I Think My Child Has ADHD: What Should I Do?

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As some of you may know, I wasn’t diagnosed with my ADHD until I was an adult — at 45 years old. But I had it all my life (I just didn’t know my symptoms had a name). I was fortunate enough to have been raised by someone (my dad) who also had ADHD. Because dad understood my brain, he definitely knew, intuitively, the tools I needed to succeed every day. And this leads me to one of the major steps a parent needs to take if they think their child has ADD / ADHD…

Learn absolutely everything you can about the way the ADHD brain works.

Parents should Learn Everything About The way ADHD Brain Works in their Child

It’s crucial to understand there is nothing intentional about the behavior of a child who presents ADHD traits.

So, to be frustrated or annoyed, or feel like your child is being passive-aggressive or lazy is wrong.

Would you be any of those negative adjectives with a child who had a hearing impairment or a visual impairment? No. Because you’d understand that that’s the way they were born.

Well, newsflash: ADHD is something children are born with, too. They didn’t choose to have this type of brain, they just do.

Step 2: This is an ongoing process.

You want to constantly assess how the child is doing, day-to-day. And work on improving things like focus and mental clarity — striving for better results.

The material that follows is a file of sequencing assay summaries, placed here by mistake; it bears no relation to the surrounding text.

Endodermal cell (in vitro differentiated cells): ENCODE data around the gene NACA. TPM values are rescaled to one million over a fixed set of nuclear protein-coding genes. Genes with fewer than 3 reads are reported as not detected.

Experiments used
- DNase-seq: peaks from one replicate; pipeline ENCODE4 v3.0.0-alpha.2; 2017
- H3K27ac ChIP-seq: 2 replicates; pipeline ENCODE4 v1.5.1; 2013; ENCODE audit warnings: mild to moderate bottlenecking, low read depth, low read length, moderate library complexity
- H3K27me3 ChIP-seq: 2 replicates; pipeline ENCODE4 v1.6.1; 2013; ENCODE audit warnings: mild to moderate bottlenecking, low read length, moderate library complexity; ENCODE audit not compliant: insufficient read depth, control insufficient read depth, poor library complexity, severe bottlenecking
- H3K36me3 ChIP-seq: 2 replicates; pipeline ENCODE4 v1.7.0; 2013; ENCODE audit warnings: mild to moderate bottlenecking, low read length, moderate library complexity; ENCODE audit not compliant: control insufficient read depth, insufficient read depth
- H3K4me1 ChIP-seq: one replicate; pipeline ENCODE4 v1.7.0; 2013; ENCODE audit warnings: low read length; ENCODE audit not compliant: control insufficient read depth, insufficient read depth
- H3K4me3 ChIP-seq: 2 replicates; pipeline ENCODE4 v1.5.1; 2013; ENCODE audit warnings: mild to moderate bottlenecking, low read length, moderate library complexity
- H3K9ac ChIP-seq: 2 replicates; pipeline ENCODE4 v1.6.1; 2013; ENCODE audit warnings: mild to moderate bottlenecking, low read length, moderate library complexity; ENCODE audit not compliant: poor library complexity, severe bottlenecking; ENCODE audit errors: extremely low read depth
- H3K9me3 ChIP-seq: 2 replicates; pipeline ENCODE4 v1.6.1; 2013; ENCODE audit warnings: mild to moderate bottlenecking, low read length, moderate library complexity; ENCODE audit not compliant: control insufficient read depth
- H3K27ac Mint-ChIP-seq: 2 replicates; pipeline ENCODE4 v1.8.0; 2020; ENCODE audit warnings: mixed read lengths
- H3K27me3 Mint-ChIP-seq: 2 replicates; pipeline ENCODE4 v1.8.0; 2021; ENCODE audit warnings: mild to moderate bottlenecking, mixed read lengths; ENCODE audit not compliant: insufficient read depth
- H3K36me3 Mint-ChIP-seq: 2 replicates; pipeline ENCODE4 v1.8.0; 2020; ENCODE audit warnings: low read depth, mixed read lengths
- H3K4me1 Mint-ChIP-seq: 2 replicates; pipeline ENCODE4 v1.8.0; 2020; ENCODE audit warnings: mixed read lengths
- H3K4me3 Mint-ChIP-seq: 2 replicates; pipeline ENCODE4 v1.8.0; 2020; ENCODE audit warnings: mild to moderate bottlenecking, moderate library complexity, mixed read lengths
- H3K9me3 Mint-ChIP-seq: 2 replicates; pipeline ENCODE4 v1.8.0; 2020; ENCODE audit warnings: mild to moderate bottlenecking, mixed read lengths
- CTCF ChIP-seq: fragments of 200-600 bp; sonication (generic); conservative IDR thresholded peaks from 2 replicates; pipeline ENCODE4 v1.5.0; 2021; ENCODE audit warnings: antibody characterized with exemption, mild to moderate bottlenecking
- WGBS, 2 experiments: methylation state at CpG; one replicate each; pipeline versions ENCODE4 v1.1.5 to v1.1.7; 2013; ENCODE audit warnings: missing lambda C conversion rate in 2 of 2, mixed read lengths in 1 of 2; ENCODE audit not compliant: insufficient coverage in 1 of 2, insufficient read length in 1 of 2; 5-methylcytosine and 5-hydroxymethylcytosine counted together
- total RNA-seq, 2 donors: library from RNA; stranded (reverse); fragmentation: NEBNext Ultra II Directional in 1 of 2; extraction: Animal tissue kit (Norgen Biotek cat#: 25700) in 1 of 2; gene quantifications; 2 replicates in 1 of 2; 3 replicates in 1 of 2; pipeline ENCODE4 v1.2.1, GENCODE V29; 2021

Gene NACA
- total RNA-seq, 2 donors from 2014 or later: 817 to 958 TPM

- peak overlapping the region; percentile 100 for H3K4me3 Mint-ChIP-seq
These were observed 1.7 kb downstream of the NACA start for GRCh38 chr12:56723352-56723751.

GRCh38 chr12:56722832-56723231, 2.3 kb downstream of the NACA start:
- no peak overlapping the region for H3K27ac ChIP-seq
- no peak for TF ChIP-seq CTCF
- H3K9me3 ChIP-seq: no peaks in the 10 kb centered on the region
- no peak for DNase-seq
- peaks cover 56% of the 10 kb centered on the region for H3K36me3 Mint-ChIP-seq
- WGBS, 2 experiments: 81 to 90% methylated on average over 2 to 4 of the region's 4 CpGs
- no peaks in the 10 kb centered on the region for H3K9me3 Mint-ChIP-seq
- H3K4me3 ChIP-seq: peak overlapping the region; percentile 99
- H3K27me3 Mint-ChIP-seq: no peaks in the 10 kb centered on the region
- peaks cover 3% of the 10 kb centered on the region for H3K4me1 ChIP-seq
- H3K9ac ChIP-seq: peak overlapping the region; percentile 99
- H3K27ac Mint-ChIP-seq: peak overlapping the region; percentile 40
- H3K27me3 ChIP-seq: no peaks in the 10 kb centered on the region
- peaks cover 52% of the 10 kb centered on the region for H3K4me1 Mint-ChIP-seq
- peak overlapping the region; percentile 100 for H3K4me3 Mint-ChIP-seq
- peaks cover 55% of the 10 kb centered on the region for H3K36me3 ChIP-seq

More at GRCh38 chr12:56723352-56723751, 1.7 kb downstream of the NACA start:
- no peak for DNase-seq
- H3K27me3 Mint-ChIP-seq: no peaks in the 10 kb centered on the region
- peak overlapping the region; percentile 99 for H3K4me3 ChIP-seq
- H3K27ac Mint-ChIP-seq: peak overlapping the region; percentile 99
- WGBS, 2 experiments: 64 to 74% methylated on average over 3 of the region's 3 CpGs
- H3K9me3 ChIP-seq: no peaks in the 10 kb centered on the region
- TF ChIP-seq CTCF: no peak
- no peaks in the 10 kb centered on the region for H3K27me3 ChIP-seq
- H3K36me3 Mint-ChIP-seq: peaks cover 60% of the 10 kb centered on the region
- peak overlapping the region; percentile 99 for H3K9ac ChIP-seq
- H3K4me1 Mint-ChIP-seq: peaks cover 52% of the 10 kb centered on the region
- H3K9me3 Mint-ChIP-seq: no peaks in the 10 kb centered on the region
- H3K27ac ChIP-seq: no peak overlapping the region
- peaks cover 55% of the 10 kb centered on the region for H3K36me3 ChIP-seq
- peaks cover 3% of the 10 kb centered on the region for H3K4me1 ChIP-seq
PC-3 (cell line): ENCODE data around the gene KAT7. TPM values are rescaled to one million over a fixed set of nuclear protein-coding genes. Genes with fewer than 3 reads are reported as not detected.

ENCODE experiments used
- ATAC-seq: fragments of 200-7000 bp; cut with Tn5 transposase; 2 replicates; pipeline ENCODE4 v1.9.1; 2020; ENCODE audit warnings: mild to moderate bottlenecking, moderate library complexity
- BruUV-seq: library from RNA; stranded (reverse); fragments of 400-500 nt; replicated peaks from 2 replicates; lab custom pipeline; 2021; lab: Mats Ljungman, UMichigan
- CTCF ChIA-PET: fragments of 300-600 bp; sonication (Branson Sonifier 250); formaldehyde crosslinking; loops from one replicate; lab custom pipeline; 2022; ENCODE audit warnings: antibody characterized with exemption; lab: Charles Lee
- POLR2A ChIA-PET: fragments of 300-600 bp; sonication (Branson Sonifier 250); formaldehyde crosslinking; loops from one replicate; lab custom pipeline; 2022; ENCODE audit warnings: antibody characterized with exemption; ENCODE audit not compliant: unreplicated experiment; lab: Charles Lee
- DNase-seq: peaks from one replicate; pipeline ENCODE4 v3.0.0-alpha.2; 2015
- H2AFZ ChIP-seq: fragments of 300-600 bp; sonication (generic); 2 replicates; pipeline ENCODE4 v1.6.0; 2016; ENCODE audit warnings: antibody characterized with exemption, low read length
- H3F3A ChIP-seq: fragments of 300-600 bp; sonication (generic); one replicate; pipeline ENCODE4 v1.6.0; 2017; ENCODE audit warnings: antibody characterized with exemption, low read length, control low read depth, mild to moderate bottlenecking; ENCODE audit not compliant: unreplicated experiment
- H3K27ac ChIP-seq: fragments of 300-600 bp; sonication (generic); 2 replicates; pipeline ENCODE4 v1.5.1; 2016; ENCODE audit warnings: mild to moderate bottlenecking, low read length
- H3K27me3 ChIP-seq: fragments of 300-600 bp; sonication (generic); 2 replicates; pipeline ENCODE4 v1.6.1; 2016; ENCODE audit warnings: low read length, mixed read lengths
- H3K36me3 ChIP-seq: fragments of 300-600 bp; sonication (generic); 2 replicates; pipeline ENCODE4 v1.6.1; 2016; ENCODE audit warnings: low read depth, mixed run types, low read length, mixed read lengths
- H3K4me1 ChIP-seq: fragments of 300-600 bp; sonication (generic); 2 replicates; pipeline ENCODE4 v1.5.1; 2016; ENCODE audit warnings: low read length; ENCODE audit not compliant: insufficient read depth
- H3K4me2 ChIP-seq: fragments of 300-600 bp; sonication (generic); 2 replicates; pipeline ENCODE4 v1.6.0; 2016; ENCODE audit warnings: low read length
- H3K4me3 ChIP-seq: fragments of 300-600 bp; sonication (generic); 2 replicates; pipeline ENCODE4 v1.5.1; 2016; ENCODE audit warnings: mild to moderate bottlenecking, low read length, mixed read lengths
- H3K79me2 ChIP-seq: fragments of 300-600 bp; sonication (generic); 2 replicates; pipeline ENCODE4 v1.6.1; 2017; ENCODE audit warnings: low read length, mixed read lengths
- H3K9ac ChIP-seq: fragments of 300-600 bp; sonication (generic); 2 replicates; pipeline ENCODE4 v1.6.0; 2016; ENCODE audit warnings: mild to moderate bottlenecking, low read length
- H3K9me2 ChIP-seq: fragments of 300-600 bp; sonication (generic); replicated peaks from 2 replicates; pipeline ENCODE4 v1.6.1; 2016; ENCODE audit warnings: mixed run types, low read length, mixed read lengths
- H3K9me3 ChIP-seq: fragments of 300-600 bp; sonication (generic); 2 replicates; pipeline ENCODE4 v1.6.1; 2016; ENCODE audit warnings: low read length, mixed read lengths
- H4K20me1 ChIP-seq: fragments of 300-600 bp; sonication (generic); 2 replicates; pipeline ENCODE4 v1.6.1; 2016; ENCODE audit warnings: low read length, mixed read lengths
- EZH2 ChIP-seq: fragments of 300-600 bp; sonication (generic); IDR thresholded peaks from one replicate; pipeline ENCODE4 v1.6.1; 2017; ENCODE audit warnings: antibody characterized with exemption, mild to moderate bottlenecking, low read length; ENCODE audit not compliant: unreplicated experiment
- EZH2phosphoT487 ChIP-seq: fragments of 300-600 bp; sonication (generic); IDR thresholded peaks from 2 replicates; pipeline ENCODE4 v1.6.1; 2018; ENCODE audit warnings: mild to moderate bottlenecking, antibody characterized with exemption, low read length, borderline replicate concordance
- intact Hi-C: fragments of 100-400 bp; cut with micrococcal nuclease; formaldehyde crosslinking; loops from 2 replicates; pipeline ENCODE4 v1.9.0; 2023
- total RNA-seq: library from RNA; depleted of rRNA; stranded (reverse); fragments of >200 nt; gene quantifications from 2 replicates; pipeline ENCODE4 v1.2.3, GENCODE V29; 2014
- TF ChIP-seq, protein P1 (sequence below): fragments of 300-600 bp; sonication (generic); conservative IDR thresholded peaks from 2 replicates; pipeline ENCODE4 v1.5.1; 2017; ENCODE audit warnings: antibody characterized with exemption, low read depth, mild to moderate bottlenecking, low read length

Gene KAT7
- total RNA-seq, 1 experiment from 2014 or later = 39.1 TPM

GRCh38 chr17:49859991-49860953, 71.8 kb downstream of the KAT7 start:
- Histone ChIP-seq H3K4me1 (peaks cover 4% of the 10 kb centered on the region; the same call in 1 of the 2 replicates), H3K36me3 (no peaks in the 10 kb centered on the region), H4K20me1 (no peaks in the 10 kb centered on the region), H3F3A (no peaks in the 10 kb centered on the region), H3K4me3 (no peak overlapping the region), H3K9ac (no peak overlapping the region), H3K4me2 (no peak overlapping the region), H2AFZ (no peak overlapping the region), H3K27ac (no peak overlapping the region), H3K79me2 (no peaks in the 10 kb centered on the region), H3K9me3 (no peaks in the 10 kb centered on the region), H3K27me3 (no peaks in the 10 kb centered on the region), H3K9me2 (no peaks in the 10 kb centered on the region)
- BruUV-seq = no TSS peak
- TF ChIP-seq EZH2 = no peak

Step 3: Regularly communicate, with patience, when it comes to other people in your child’s life.

This could be their:

  • Coach
  • Teacher
  • Tutor
  • Piano teacher

For someone who doesn’t understand ADHD and hasn’t been around it, it’s not uncommon for people to make assumptions.

“This child…

  • is lazy.”
  • has poor habits.”
  • pays no attention.”
  • lacks discipline.”
  • daydreams.”

Don't Assume A Child Is Daydream When ADHD

Now, I certainly don’t want you to make excuses for your child — that’s not what this blog is about. However, it’s our job to help support our kids. And, by extension, and help those working with our children understand what’s going on. It’s not personal.

Also, I’m not suggesting that you ask others to make special accommodations. That said, in some cases, you may need to.

Step 4: Educate yourself on how to be a better ADHD parent.

The way you parent a child with ADHD is completely different from a child who’s neurotypical. A child with ADHD is (often) going to struggle when it comes to time management and other things, like:

  • focus
  • memory
  • comprehension

And the most important step of all — if you think you’re child has ADHD — is to get an official diagnosis from a psychologist, psychiatrist, or neurologist!

For much more on this topic, like why:

  • Getting a brain SPECT is the way to go
  • It’s so important to create an environment that supports ADHD
  • Putting your child with ADHD into sports and/or other physical activities (they love) is a game-changer

Then, check out The Chalene Show episode below:

And don’t forget to subscribe to TCS for weekly shows dedicated to improving the quality of life for you and your family!


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